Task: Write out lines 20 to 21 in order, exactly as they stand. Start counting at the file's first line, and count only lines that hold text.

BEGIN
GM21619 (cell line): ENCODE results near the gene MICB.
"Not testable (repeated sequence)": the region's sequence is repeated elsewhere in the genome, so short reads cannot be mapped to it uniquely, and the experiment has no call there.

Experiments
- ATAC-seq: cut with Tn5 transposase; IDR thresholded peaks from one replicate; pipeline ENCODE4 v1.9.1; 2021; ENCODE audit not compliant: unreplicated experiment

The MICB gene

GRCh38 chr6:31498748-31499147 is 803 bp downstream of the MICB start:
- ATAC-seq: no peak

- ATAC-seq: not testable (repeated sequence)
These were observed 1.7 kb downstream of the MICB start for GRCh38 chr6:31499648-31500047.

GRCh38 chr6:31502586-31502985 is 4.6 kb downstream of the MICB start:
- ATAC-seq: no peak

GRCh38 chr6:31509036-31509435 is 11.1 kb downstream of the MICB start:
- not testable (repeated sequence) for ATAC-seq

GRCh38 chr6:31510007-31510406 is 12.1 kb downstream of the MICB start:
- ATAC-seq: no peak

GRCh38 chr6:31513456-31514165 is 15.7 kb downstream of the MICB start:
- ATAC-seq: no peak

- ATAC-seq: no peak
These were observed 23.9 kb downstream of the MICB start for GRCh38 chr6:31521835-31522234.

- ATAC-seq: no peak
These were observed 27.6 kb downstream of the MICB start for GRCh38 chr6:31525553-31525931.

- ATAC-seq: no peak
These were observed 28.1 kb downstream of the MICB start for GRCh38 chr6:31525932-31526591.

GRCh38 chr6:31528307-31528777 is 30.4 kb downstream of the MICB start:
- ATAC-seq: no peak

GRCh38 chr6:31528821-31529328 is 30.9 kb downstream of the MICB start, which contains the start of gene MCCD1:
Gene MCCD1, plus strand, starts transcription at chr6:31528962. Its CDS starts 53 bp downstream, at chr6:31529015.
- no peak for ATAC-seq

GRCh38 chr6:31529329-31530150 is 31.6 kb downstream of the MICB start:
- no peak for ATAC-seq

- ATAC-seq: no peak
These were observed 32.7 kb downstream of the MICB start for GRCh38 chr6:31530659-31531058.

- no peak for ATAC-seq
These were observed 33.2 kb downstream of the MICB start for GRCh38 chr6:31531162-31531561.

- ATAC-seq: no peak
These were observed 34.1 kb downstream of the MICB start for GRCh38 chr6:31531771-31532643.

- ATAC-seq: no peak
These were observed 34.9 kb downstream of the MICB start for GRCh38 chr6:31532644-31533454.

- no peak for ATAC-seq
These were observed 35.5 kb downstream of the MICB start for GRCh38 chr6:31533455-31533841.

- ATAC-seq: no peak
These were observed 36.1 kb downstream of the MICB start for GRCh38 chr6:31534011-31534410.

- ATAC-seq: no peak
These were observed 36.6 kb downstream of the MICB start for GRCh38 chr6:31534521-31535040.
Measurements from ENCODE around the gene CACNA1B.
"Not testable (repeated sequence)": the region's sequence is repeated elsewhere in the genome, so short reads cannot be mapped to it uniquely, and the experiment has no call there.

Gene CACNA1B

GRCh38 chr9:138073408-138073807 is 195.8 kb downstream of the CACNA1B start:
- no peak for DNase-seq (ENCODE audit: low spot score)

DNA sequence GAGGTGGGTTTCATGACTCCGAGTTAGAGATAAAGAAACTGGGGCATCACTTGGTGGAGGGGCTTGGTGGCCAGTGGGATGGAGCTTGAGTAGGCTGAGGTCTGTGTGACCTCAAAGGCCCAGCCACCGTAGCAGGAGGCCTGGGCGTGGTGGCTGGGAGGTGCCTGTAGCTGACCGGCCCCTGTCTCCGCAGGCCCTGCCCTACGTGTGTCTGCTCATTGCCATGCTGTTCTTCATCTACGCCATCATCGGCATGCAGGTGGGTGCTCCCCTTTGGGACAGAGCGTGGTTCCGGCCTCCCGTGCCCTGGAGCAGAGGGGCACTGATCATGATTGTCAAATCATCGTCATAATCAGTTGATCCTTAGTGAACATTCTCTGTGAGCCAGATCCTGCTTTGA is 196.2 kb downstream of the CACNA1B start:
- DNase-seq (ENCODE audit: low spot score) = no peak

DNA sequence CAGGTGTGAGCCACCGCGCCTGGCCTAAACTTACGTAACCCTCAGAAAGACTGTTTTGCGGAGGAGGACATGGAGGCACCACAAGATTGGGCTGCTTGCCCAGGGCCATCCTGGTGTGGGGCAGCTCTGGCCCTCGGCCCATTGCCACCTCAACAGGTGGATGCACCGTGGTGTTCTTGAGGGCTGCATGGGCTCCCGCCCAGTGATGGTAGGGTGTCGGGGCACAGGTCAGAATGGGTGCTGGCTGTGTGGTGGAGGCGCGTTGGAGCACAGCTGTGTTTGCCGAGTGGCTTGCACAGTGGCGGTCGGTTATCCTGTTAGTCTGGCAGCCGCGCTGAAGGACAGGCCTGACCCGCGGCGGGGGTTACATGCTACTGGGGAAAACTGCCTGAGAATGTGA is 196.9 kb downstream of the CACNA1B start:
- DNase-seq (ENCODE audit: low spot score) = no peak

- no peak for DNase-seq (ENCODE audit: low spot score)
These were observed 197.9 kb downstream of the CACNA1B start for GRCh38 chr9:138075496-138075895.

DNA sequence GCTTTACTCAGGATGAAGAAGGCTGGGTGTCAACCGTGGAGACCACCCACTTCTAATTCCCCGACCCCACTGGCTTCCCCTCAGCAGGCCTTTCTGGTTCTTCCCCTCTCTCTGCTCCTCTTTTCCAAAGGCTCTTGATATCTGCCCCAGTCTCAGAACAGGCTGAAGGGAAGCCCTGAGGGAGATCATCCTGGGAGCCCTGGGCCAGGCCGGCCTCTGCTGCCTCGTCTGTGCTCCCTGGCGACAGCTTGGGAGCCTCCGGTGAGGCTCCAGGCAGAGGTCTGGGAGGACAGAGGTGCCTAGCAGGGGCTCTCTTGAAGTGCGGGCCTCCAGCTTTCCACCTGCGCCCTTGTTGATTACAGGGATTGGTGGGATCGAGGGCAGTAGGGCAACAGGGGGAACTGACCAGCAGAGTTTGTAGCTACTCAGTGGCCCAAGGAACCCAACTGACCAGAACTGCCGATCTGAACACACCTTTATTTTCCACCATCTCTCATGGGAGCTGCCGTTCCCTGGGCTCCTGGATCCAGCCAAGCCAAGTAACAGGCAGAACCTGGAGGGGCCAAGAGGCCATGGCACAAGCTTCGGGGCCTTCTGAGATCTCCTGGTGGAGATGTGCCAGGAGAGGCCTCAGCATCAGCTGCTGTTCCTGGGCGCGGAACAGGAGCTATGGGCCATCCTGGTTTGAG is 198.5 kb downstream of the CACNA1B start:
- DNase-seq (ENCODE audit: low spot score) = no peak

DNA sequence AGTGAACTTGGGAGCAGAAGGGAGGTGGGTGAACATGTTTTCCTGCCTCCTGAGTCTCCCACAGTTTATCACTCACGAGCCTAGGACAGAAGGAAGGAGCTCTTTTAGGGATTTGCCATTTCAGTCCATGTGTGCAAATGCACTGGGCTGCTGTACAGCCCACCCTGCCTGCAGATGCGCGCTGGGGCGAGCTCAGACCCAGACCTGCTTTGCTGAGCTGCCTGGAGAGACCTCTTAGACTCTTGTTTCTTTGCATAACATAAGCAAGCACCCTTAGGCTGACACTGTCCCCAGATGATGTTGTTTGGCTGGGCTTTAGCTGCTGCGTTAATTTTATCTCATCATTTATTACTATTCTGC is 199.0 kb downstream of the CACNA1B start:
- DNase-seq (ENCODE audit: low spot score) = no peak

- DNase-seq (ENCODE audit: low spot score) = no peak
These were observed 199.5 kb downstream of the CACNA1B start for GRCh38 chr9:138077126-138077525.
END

- ATAC-seq: no peak
These were observed 27.6 kb downstream of the MICB start for GRCh38 chr6:31525553-31525931.